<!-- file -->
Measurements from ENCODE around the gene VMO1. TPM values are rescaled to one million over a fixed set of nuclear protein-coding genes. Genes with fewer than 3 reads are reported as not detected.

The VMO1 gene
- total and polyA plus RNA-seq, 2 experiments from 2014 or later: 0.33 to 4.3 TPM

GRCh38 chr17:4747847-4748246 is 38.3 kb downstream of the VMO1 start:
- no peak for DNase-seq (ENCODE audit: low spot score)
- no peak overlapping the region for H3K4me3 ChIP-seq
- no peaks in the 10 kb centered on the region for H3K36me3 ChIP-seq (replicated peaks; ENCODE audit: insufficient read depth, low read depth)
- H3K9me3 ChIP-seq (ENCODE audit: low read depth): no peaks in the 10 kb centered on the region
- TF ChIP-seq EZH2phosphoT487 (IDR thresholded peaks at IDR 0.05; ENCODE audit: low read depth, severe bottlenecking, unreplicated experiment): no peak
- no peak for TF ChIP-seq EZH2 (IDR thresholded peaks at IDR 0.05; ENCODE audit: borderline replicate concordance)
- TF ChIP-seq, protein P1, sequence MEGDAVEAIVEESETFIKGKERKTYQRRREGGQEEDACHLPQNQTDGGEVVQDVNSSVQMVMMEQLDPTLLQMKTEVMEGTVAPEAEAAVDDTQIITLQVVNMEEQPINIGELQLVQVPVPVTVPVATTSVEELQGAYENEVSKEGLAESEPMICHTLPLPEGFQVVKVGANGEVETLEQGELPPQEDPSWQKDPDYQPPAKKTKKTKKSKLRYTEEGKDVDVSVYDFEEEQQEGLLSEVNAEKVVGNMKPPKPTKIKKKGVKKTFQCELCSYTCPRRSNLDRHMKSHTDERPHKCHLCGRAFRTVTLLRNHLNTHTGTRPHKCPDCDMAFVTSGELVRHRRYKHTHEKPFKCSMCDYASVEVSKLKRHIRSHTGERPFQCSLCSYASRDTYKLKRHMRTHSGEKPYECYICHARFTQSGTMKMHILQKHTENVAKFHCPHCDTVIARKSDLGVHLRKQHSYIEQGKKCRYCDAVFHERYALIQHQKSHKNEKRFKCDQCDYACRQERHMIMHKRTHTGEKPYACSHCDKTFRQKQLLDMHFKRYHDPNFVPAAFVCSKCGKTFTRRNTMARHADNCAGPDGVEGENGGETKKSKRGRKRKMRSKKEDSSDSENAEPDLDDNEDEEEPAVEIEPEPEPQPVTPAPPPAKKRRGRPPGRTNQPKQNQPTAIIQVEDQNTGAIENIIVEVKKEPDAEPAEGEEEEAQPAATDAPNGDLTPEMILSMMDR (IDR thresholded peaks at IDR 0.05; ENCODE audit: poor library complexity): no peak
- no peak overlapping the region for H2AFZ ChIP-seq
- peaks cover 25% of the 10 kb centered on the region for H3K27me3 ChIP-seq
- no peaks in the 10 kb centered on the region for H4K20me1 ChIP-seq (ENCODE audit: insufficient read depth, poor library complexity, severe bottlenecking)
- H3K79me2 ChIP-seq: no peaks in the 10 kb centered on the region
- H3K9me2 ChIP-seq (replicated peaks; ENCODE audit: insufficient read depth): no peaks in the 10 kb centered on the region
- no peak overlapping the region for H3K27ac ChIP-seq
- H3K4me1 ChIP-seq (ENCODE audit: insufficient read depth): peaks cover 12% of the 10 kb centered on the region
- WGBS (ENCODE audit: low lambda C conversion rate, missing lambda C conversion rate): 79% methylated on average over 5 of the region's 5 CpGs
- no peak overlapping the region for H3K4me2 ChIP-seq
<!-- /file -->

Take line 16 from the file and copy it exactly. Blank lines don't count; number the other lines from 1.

- H3K9me2 ChIP-seq (replicated peaks; ENCODE audit: insufficient read depth): no peaks in the 10 kb centered on the region